|Originally published May, 2001|
|¿ 2001, 2005 Carlo Kopp|
One of the interesting pieces of technology which has grown in popularity during recent years is the optical free space datalink. In this month's feature Carlo Kopp explores technology issues in modern optical datalink design.
In the simplest of terms an optical datalink comprises a modulated optical source, an optical package to focus the beam, a transmission path through the atmosphere, a receiving optical package, and optical detector, receiver and demodulator. A digital modulation is imposed at the transmitter end, propagates through the channel and upon reception the digital data stream is reconstituted for use.
In concept the idea seems very simple, but in practice the engineering of such links is often anything but simple. The writer in a previous life completed most of the design of a 32 Megabit/s optical datalink, and can comment from direct experience.
Modern optical datalinks have been in the market for about one and a half decades at this time, since high power LEDs and semiconductor lasers became available at reasonable costs. Data rates have followed Moore's Law, insofar as early designs ran at speeds of the order of a Megabit/s, and contemporary products can deliver Gigabits/s.
While the speed performance of datalinks, driven by receiver and transmitter technology, has grown and arguably will continue to grow, the physics of the optical hardware and of propagation through the atmosphere have not changed. In many respects these are the key constraints to what optical datalinks will be able to achieve. Much marketing literature for datalink products conveniently glosses over what frequently is the biggest show stopper in the game.
To better understand the limitations and the future potential of optical datalinks, we will explore in more detail the design issues in transmitters, receivers and take a brief look at propagation impairments to datalink operation.
The transmitter is in many respects the simplest part of any datalink design. A typical datalink, apart from any router or bridging hardware which may be embedded in the same package, comprises a line interface, power supply, modulator, optical driver, optical source and some optical arrangement for focussing the output from the source into a tightly collimated beam.
While the line interface is arguably trivial, for many optical datalink designs, the design can be quite demanding. Because optical datalinks are often located in relatively inhospitable environments like rooftops, or upper portions of building structures, they must be built to survive and reliably operate under harsh conditions of high temperatures, low temperatures, rapidly changing temperatures, often high humidity, nearby lightning strikes and interference from mobile telephones and other reasonably strong RF sources. Often the line interface cables must double up as remote DC power feeds for the equipment proper.
A robust design typically uses a shielded cable, twisted pair for low speed designs, coax for high speed designs and preferably optical fibre for very fast designs. Where copper is used, a good high voltage isolation scheme is advisable.
The data format going up the line interface (or down at the receiver end) can be either in the format which goes over the optical channel, to reduce the complexity of the hardware in the actual optical head, or it can be another arbitrary format designed about the line interface. Synchronous streams with an embedded clock are usually preferred.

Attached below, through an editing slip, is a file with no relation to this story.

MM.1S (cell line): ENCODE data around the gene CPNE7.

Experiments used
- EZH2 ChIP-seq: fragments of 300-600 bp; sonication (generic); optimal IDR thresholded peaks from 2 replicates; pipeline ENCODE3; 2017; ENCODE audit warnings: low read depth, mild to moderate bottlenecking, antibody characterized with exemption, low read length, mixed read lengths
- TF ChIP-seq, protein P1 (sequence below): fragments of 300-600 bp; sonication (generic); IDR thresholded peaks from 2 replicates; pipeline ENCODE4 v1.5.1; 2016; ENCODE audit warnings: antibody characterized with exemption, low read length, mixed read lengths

Data arriving at the line interface of the optical head is used to drive the optical transmitter proper.
Transmitter designs vary widely depending upon the bit rates in use and the type of optical source being used.
The simplest designs, operating at low speeds, will use a high efficiency, high power Light Emitting Diode or LED. LEDs are non-coherent sources, which produce a frequently fairly wide infrared colour spectrum, usually centred around 0.8 microns with a Gaussian spread in colour. Peak output powers can be up to Watts, and some designs may employ ganged LEDs in an array to increase output power levels. LEDs are highly capacitive loads for driver circuits, and usually have to be driven very hard to deliver the required optical output. As a result, the drive circuits usually pulse the LED with a high current spike. Most LEDs do like this type of treatment and will usually experience a decline in deliverable optical peak power over the life of the LED. Therefore, if your elderly datalink on the rooftop is beginning to show an increased bit error rate, odds are the LED has followed the inevitable aging curve and is delivering a fraction of the optical power it did when new. Time for an overhaul and new LED installation.
Newer and faster designs typically employ solid state lasers, a favoured colour is the eye-safe 1.55 microns. Lasers designed for industrial automation are frequently a favoured component in datalink designs.
Unlike the LED, which is a simple and robust component which can be driven by a simple high current transistor switch, lasers are much more finicky devices. A semiconductor laser is in simplest terms a refined type of LED which incorporates a Fabry-Perot optical resonant cavity in the design of the die. Current flowing through the device causes LED-like light emission, which bounces back and forth between the mirrors of the cavity. At some threshold current level and thus light intensity, stimulated emission or lasing occurs, and the device outputs a highly coherent high power light emission.
The threshold current of the laser is a parameter which varies with the temperature and the age of the device. In a typical pulsed laser circuit design, a continuous current, which is just below the threshold current, passes through the laser to keep it biased just below the point at which it lases. To initiate lasing, a signal current is then added to the bias current to push the laser into full power emission. To turn the beam off, the signal current is removed.
In practice lasers typically require a dedicated power control loop, which senses the optical power level out of the laser and controls the bias current. This compensates for device temperature and age. Since lasers can dissipate respectable amounts of power, and optical heads can be installed on very hot roofs, a good power control loop will include an over-temperature crowbar to prevent the device from be converted into a little pool of molten Gallium Arsenide.